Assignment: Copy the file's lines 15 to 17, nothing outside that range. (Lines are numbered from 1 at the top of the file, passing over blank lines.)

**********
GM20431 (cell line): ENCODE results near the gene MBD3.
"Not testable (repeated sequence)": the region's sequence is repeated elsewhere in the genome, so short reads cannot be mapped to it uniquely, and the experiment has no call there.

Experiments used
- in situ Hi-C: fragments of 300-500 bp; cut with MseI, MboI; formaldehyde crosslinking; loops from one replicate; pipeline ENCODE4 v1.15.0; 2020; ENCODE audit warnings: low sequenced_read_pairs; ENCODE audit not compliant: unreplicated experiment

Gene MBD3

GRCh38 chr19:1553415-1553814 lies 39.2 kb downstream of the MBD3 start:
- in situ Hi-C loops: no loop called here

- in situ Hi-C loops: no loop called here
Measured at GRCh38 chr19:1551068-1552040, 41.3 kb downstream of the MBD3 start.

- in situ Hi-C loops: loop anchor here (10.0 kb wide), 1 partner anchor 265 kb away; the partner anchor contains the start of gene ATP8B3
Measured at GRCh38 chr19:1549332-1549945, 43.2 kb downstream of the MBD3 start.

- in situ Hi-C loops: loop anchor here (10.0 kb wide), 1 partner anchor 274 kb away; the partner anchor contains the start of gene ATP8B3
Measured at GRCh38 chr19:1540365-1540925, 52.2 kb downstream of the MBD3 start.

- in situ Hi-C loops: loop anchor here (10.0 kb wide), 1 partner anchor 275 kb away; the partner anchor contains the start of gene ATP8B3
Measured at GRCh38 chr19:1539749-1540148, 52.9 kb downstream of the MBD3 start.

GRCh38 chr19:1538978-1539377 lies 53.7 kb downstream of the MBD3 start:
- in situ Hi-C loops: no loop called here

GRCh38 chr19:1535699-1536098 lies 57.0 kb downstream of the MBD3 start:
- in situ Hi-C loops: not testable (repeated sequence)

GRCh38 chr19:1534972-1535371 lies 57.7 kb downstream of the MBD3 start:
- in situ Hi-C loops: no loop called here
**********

Measured at GRCh38 chr19:1539749-1540148, 52.9 kb downstream of the MBD3 start.

GRCh38 chr19:1538978-1539377 lies 53.7 kb downstream of the MBD3 start:
- in situ Hi-C loops: no loop called here